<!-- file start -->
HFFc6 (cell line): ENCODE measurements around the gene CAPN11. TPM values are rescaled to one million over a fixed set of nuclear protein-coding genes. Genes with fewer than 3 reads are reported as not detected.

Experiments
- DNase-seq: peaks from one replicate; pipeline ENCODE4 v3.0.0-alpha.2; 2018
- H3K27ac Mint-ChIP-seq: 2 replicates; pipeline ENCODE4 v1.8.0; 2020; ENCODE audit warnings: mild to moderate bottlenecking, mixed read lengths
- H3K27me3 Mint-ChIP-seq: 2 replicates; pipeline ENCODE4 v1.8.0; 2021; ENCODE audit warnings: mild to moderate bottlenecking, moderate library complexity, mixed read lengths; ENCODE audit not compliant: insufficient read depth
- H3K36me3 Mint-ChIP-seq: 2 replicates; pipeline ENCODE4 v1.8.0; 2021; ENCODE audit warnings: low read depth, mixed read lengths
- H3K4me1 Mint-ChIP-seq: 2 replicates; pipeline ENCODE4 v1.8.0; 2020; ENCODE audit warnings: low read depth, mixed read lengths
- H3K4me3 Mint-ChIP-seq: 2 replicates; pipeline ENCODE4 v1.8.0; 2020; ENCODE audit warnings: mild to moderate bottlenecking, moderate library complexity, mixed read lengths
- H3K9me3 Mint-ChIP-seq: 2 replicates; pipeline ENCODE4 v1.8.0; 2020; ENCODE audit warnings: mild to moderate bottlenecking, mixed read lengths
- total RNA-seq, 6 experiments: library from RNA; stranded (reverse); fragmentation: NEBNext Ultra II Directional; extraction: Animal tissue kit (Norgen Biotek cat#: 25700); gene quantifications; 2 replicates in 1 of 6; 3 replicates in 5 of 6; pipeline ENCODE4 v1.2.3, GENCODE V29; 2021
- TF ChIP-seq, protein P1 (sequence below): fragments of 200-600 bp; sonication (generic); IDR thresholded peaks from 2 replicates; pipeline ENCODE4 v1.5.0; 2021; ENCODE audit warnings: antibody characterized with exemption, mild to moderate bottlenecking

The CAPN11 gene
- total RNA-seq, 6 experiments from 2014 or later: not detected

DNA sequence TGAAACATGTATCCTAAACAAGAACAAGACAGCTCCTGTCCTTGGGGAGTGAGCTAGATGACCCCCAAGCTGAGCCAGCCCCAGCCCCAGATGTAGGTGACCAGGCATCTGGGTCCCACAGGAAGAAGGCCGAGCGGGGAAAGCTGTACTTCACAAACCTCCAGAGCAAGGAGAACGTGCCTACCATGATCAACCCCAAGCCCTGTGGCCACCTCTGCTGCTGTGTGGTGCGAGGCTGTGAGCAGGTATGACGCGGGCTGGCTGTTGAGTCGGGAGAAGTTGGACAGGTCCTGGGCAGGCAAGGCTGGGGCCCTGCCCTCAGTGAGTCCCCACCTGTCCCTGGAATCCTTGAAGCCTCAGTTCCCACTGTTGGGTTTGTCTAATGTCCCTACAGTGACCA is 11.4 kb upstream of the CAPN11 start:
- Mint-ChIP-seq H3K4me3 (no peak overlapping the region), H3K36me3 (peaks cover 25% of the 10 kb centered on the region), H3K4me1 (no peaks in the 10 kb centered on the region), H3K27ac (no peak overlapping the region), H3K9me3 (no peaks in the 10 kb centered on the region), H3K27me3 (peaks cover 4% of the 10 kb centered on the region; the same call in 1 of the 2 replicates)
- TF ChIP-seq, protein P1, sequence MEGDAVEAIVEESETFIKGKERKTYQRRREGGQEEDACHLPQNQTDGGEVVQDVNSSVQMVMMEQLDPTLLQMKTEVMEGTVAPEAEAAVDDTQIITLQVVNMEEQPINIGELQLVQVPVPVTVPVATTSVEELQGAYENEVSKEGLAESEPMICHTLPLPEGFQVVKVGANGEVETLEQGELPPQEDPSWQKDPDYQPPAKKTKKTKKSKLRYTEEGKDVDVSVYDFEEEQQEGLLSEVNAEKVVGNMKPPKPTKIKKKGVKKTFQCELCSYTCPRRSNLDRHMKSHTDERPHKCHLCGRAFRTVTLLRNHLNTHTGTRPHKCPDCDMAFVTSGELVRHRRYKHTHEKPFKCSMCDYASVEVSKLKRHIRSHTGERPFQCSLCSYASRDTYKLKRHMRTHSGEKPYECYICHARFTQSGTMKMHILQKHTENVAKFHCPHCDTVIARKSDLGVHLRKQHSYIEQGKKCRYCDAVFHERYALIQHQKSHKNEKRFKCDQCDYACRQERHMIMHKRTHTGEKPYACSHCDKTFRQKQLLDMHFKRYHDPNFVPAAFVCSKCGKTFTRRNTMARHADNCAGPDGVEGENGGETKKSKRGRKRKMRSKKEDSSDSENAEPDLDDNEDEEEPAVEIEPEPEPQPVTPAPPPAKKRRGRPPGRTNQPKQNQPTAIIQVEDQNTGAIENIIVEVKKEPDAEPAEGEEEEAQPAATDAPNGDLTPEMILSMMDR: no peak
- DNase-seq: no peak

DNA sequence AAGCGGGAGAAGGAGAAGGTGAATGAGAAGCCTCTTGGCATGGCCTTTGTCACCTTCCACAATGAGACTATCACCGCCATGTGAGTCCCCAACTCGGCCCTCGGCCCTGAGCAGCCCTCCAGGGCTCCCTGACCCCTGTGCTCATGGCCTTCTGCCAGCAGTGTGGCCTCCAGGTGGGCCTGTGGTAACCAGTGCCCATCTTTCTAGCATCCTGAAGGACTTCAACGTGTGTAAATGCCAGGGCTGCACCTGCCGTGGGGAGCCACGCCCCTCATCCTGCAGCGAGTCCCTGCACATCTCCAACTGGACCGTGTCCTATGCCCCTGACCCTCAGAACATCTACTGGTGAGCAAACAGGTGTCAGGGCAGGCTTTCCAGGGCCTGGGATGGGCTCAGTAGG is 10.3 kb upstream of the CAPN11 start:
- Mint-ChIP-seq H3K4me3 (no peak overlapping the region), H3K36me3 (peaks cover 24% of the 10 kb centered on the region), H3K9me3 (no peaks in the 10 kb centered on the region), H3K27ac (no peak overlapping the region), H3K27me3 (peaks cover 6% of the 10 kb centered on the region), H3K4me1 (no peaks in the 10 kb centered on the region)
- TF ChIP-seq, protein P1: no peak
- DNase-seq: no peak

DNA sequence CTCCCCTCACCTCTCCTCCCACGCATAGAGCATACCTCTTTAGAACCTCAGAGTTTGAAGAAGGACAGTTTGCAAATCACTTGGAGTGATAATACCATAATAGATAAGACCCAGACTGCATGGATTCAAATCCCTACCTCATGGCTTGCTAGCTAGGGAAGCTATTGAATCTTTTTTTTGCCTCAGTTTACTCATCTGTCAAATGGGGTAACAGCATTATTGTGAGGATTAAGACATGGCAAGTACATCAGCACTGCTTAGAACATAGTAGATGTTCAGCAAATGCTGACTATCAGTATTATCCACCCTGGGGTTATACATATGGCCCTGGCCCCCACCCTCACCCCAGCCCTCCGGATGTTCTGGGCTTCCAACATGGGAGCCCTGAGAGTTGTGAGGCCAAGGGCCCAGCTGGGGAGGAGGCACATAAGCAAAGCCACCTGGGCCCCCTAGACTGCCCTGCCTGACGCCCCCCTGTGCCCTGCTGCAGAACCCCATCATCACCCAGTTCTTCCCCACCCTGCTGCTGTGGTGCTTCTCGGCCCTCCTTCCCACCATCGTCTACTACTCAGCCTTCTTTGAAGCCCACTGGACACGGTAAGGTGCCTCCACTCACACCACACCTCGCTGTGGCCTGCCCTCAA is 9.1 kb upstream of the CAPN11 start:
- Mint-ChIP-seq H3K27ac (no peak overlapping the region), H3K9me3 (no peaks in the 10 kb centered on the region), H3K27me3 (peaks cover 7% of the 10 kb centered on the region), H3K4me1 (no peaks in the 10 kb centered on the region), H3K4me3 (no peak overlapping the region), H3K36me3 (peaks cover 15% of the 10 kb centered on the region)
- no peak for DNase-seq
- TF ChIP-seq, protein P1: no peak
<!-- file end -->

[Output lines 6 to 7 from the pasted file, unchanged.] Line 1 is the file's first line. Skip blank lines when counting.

- H3K36me3 Mint-ChIP-seq: 2 replicates; pipeline ENCODE4 v1.8.0; 2021; ENCODE audit warnings: low read depth, mixed read lengths
- H3K4me1 Mint-ChIP-seq: 2 replicates; pipeline ENCODE4 v1.8.0; 2020; ENCODE audit warnings: low read depth, mixed read lengths